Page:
Getting the job is only the first step! Once an employer has made you an offer, you are now in the tricky position of negotiating your salary, hours, benefits, and other essential elements of your new position. What is the best way to make sure that your financial needs are met? What are some negotiating tips? How can you make sure your negotiations won’t cause any problems once you start the job?
We spoke with some experts in the employment industry to find out.
One of the best ways to negotiate salary is to give them your salary request and if it’s too high for the employer, tell them you are flexible and can, instead of working full-time, work less hours for what they offer. The negotiations usually meet in the middle at 75% of what your salary request for 75% working hours.
They are usually OK with this approach, they don’t go over budget, and can still use your skills that they recruited you for. I’ve used this technique three times in the last 18 months and the employer has been fine with it.
I then use my remaining time to blog, educate myself or take on smaller projects, which in the long run brings in more money than my initial salary request.
1) Show confidence when negotiating and by stating a salary range. This range can be slightly higher than you think they will pay. (You can always come down in price later if you have to.)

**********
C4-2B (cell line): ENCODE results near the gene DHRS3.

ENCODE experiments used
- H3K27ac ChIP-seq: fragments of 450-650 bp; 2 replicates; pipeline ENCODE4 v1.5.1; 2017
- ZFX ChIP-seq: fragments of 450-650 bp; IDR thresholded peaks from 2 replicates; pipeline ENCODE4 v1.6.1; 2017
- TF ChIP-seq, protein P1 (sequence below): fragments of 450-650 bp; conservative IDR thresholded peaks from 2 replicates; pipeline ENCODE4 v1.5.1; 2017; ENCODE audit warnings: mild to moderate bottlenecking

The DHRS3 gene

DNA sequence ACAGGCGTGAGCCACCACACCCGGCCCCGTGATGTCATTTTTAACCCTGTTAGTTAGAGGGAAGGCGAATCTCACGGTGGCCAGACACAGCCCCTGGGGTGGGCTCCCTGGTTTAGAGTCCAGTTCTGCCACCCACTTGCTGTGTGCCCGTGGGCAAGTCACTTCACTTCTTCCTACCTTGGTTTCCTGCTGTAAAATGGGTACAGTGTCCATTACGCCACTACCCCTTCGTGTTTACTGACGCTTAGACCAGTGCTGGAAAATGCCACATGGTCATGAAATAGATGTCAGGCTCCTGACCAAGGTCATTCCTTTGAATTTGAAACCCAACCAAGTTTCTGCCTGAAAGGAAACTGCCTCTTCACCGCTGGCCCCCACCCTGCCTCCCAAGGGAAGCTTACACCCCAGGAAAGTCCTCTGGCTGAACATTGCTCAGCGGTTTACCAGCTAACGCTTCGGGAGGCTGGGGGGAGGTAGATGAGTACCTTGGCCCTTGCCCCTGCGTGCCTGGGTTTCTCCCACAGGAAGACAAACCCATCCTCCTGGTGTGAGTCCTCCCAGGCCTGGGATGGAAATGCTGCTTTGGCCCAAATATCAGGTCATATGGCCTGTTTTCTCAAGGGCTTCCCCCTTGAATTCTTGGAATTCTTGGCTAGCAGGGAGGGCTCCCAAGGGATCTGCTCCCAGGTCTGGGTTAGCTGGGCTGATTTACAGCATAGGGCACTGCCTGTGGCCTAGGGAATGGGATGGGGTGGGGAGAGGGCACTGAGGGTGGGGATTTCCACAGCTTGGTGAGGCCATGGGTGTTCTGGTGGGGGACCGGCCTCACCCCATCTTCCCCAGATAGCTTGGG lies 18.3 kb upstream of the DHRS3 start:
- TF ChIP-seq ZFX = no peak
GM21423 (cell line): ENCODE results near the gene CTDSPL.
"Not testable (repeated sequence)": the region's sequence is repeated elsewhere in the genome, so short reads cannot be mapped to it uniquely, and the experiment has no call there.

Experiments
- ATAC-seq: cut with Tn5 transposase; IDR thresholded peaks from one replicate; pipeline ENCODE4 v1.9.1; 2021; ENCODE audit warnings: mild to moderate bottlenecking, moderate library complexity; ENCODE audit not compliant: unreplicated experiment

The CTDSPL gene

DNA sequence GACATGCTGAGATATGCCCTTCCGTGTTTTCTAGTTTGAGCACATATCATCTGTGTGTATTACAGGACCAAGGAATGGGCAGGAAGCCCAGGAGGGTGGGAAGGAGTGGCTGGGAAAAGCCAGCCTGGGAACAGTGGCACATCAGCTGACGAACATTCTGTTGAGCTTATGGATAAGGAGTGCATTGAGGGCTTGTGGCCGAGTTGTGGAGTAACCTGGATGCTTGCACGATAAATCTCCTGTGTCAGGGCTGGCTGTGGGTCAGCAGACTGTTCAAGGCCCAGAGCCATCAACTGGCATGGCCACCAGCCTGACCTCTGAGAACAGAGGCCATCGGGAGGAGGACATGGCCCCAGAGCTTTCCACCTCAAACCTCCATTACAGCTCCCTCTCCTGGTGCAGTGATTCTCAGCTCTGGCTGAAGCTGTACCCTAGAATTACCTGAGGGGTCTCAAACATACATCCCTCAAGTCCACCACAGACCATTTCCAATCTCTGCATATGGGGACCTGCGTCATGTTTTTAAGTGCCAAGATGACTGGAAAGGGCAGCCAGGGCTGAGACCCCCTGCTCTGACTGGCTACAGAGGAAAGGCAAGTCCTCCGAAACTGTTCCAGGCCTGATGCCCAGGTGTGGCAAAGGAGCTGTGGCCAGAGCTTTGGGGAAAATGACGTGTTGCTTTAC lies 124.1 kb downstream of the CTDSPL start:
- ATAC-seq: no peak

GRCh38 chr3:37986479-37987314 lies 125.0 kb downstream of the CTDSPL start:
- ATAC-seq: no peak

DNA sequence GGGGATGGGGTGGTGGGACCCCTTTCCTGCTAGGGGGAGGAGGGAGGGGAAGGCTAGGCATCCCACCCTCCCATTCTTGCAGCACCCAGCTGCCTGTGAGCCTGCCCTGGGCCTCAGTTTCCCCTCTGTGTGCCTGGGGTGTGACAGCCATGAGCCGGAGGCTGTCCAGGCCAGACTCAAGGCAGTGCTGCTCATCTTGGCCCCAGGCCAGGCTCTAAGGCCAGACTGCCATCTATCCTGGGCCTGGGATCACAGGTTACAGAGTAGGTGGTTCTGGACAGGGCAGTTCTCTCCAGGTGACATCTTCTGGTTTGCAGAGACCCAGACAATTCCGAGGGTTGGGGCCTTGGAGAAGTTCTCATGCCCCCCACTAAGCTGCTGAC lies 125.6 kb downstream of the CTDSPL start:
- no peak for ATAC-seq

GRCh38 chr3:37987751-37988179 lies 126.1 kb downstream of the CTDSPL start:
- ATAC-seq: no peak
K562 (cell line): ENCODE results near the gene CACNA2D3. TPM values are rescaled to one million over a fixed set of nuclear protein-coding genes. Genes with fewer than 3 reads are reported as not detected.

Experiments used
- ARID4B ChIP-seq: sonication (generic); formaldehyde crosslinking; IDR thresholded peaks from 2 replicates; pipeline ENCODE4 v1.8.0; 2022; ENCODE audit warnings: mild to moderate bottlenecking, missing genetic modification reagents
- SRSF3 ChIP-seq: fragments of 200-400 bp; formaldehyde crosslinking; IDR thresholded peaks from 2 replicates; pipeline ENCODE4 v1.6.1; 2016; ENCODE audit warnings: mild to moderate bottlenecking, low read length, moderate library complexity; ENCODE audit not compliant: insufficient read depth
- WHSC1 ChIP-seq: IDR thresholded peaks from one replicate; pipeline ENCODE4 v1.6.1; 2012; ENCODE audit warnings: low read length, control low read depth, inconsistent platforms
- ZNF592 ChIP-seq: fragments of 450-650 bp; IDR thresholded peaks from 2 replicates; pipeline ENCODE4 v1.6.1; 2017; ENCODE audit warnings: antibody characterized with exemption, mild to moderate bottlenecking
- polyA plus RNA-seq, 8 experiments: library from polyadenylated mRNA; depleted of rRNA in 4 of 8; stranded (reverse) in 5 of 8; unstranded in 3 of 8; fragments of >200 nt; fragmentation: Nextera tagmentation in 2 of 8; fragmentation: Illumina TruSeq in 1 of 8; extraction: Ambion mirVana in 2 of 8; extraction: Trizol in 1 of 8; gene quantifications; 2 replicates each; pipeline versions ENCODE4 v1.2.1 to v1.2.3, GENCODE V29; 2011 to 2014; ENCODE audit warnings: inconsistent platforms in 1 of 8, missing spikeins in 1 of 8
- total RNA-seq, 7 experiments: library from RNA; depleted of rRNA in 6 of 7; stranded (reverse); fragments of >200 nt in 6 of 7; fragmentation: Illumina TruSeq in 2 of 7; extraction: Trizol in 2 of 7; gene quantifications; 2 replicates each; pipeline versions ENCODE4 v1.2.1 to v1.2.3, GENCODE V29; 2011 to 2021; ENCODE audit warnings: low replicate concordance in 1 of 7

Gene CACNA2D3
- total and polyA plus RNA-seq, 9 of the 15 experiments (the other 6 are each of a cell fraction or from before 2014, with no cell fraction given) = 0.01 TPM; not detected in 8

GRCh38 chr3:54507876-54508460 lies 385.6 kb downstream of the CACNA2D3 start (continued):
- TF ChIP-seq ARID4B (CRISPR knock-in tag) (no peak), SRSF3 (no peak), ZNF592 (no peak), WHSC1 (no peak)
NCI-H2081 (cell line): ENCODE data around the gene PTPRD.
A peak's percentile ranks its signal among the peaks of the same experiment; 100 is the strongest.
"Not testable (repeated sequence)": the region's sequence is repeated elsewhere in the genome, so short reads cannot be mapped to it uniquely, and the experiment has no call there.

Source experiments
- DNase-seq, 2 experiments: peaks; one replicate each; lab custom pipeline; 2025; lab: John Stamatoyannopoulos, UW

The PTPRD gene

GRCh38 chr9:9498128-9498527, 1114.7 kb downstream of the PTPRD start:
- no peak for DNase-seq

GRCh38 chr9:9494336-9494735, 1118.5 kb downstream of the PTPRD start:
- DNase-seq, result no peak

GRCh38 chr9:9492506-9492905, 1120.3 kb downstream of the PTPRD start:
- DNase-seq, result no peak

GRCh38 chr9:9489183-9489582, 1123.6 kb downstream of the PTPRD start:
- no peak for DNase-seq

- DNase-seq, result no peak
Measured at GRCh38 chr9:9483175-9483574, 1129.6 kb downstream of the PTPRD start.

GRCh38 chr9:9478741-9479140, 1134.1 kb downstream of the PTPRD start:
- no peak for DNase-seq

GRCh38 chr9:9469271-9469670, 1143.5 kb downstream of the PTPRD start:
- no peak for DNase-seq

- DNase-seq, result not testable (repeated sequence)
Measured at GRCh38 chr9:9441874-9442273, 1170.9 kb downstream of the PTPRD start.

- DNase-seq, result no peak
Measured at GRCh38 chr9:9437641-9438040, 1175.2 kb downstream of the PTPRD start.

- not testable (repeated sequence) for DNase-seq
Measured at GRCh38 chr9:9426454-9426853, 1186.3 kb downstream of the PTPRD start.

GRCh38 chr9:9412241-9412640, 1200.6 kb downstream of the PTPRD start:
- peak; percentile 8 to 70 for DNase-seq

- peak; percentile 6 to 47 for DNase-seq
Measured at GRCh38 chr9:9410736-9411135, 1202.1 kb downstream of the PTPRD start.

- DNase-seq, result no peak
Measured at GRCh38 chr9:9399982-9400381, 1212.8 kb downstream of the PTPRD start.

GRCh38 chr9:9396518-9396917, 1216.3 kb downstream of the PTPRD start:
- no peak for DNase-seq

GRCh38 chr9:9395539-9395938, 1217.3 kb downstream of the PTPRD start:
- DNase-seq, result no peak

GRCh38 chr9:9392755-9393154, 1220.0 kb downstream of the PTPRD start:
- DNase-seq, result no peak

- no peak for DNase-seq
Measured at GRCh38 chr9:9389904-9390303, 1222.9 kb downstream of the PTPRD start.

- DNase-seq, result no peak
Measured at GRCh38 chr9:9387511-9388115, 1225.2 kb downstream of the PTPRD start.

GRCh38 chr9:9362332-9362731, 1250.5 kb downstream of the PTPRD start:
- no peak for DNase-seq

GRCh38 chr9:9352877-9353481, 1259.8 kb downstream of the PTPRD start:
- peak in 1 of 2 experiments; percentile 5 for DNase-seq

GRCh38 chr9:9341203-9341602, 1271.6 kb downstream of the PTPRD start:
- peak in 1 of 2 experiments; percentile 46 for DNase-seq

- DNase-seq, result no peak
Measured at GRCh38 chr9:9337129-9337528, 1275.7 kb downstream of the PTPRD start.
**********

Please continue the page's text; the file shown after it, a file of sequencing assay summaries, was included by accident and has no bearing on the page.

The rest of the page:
2) Do not jump on the first offer they give you. Take some time, think it over. And…
3) Determine which parts you think are negotiable. Sometimes if the salary range isn’t as flexible, vacation time or telecommuting may be. Figure out what’s important to you.
4) Never, ever bring your needs into a verbal discussion with the negotiator. If you are saying you want more money than they have proposed, tell them how you will contribute to the bottom line. What do you do that will make you an indispensable part of the organization and help them grow? The company doesn’t care if your kids go to private school or paying for your grandmother’s home care. They do care about what kind of employee you will be and how you will make them more money.
Jill L. Ferguson
Raise Rules for Women: How to Make More Money At Work (with Laura C. Browne)
I’ve consulted on thousands of hires, and my favorite strategies for salary negotiations after a job offer are:
1) Be ready with a list of your accomplishment, all the reasons why you’ve earned the figure you want. (This is much more important than why you NEED that amount, which is what most people stress. Though the clear implication may be that if that can’t they come close to the amount, they